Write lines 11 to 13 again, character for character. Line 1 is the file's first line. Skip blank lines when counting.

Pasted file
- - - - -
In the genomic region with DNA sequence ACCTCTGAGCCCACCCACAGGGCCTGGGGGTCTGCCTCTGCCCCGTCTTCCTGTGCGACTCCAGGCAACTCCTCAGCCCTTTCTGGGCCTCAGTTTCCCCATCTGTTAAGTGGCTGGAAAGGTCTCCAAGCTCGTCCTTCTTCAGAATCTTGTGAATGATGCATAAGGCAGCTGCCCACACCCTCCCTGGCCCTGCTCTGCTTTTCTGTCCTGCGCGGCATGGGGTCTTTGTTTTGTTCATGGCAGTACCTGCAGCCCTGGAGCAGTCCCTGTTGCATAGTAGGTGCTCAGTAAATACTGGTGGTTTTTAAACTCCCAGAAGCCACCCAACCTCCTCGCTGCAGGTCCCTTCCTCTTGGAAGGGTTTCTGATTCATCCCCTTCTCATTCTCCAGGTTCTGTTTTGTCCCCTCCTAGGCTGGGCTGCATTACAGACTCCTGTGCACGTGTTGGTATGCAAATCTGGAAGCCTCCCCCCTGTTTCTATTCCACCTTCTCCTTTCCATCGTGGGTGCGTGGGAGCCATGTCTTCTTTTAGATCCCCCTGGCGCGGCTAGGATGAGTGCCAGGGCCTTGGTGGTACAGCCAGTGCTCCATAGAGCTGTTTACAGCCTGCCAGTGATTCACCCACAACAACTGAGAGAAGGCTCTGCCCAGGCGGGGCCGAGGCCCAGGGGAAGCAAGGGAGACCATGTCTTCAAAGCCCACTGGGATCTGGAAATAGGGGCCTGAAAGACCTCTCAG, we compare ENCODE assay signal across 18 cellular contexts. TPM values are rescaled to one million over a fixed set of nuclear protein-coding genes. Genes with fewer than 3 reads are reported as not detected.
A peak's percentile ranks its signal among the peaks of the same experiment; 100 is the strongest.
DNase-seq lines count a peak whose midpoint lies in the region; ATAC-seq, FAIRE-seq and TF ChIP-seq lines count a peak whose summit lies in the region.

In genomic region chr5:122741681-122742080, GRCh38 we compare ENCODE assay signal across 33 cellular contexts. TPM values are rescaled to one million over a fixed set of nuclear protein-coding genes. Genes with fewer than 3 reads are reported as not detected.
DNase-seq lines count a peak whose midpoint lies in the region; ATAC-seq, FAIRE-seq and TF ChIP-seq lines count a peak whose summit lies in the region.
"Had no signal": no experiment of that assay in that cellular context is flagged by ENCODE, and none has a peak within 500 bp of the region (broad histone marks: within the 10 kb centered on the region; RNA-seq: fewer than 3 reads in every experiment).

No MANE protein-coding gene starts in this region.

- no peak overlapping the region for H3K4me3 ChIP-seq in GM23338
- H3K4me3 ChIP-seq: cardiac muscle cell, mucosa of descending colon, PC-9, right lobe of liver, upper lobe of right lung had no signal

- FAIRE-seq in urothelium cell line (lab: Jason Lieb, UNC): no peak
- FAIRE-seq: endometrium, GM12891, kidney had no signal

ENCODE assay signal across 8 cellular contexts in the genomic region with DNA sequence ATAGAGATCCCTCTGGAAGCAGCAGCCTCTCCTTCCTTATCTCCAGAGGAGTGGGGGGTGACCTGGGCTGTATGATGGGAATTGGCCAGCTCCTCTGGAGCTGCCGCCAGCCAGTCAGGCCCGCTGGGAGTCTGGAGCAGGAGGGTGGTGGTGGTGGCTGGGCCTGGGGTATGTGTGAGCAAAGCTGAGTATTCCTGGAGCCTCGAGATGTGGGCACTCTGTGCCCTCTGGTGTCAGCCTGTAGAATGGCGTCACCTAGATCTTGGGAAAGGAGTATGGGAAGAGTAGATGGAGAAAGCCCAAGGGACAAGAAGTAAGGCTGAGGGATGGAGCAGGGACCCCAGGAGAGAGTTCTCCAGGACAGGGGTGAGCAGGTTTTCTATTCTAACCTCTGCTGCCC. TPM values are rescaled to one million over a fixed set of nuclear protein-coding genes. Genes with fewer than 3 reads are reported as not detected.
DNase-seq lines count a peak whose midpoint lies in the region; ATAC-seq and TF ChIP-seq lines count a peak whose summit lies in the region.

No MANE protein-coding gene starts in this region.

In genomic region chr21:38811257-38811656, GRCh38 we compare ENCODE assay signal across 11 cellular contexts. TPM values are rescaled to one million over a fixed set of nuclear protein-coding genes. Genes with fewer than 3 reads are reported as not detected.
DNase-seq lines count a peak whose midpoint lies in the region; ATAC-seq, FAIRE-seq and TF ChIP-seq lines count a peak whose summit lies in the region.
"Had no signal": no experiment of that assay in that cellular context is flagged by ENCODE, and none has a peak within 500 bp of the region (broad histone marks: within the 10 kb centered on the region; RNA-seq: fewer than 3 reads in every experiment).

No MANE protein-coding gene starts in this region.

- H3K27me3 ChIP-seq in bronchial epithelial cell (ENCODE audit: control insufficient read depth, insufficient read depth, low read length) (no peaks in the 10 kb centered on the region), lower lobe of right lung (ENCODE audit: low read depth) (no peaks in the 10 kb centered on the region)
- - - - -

- FAIRE-seq: endometrium, GM12891, kidney had no signal

ENCODE assay signal across 8 cellular contexts in the genomic region with DNA sequence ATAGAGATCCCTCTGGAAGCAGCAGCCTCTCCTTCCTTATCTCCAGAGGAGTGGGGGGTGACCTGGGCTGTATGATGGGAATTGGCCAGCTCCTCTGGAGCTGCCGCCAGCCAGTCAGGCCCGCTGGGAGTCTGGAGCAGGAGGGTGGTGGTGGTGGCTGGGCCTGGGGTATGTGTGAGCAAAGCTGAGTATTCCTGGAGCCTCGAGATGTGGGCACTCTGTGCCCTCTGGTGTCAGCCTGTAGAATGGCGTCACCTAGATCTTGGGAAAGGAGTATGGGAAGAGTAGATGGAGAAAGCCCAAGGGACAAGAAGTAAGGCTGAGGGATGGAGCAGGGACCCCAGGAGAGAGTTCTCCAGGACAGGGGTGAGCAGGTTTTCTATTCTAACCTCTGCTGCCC. TPM values are rescaled to one million over a fixed set of nuclear protein-coding genes. Genes with fewer than 3 reads are reported as not detected.
DNase-seq lines count a peak whose midpoint lies in the region; ATAC-seq and TF ChIP-seq lines count a peak whose summit lies in the region.